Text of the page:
We are deeply honored to welcome First Lady Michelle Obama, Mrs. Laura Bush and all of our guests to this important event,” said Neil Mulholland, President and CEO, National Park Foundation.  ”Their show of support honors the lives and memories of these 40 heroes and everyone we lost on September 11th, and serves as a valuable reminder of how important this memorial is to preserve and share their story.

The ceremony will be held at the Western Overlook at the future site of Flight 93 National Memorial.  In 2001, the Western Overlook was the location of the investigative command post for Flight 93 and was the point from which the families of the passengers and crew first observed the crash site. It was also where the media reported on the crash and provided the public with the first images from the crash scene. It is the site of the temporary memorial while the Flight 93 National Memorial is under construction.

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The Memorial Today
A spontaneous and organic memorial now stands a short distance from the crash site, visited by nearly one million people since 9/11. These visitors have come here to leave personal tributes of their own making, listen to the story of Flight 93 recounted by resident volunteer docents, or simply rest on one of several benches inscribed with the names of the passengers and crewmembers to reflect on what happened there seven years ago.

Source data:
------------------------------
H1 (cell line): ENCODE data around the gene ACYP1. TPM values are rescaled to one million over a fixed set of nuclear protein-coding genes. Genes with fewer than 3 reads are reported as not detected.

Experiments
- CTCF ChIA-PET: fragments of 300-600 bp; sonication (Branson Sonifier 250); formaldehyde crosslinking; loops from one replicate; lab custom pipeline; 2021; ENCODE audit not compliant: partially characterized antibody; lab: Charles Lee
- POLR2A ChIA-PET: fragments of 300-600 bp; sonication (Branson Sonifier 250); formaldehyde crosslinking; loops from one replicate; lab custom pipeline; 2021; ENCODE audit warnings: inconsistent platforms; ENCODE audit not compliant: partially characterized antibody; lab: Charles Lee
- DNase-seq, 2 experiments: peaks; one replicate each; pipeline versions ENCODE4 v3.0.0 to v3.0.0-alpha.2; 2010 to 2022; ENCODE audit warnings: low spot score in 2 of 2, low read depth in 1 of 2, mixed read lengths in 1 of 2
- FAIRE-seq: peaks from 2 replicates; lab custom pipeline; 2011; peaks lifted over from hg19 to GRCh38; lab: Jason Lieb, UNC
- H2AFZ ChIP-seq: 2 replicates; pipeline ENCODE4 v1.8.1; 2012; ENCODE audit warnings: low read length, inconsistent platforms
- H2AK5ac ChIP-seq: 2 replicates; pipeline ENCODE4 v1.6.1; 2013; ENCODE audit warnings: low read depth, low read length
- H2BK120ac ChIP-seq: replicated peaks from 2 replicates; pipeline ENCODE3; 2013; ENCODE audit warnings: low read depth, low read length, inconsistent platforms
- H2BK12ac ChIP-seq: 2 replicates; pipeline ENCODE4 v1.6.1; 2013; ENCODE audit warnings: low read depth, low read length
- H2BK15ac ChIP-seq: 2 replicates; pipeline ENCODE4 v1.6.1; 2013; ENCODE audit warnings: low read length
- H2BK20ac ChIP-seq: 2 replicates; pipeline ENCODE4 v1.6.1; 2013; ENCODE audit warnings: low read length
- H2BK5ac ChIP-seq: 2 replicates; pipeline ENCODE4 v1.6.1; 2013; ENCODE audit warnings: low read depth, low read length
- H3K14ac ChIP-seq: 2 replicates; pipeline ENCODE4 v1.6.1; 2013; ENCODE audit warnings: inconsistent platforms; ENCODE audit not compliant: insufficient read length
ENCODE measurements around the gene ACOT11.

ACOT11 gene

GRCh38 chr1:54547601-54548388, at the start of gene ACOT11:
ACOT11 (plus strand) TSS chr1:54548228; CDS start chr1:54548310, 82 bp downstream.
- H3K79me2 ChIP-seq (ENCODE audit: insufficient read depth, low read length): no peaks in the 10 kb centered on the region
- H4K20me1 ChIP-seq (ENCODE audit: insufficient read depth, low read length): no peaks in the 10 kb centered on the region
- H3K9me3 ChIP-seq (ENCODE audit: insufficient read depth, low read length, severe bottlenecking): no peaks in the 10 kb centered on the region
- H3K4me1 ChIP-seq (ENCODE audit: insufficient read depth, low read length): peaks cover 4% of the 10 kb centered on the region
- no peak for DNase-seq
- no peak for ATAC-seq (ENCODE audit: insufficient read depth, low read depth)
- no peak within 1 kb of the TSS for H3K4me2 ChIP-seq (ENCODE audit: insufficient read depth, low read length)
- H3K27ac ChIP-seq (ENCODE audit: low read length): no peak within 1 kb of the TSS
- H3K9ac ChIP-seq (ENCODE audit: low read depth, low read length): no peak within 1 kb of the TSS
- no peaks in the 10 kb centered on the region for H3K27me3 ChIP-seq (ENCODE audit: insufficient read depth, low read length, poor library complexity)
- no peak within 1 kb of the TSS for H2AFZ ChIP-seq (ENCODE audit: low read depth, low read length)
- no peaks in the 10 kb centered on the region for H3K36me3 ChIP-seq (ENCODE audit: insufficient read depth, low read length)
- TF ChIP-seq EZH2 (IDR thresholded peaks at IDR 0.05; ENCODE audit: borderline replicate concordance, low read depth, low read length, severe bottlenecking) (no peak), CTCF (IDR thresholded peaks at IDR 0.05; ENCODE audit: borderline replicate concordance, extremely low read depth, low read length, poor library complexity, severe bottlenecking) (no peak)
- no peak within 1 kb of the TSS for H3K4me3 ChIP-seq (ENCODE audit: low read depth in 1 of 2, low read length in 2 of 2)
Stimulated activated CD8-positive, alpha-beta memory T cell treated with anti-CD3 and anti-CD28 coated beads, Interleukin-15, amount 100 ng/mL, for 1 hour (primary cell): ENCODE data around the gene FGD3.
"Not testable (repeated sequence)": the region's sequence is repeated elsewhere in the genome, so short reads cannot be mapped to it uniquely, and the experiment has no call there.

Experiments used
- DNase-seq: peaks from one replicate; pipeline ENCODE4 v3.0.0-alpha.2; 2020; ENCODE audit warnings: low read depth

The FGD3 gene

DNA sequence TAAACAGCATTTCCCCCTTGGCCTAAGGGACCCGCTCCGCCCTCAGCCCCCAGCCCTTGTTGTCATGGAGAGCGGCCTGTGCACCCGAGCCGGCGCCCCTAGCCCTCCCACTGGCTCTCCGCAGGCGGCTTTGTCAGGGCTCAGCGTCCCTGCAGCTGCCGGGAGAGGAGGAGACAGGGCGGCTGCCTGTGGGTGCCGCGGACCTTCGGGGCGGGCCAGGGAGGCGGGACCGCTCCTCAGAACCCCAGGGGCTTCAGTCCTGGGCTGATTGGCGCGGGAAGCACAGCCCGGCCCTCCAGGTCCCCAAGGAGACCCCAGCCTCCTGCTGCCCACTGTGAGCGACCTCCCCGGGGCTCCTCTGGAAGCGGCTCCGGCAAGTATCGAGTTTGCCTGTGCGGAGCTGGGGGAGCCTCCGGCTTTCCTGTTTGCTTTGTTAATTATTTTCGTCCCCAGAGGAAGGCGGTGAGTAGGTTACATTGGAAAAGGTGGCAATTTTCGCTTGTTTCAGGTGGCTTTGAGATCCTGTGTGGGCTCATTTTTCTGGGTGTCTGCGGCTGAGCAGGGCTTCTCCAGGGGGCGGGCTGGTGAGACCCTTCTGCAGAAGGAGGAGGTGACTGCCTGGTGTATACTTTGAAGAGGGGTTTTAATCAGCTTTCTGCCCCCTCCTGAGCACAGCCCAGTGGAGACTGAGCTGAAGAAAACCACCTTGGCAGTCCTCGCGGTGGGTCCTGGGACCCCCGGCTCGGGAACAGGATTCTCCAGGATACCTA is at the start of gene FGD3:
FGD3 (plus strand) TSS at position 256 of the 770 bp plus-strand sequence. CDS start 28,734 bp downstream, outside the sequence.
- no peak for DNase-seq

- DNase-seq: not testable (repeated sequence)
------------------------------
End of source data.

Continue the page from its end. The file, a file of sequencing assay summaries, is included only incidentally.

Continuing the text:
Although the temporary memorial has served an important and necessary function for Flight 93, this space has been largely inadequate to meet the increasing numbers of visitors, accommodate a growing collection of tributes, facilitate more in-depth educational programming, and enable visitors to have a closer physical proximity to the crash site. With the building of a lasting memorial, we can dramatically improve the overall quality of the visitor experience.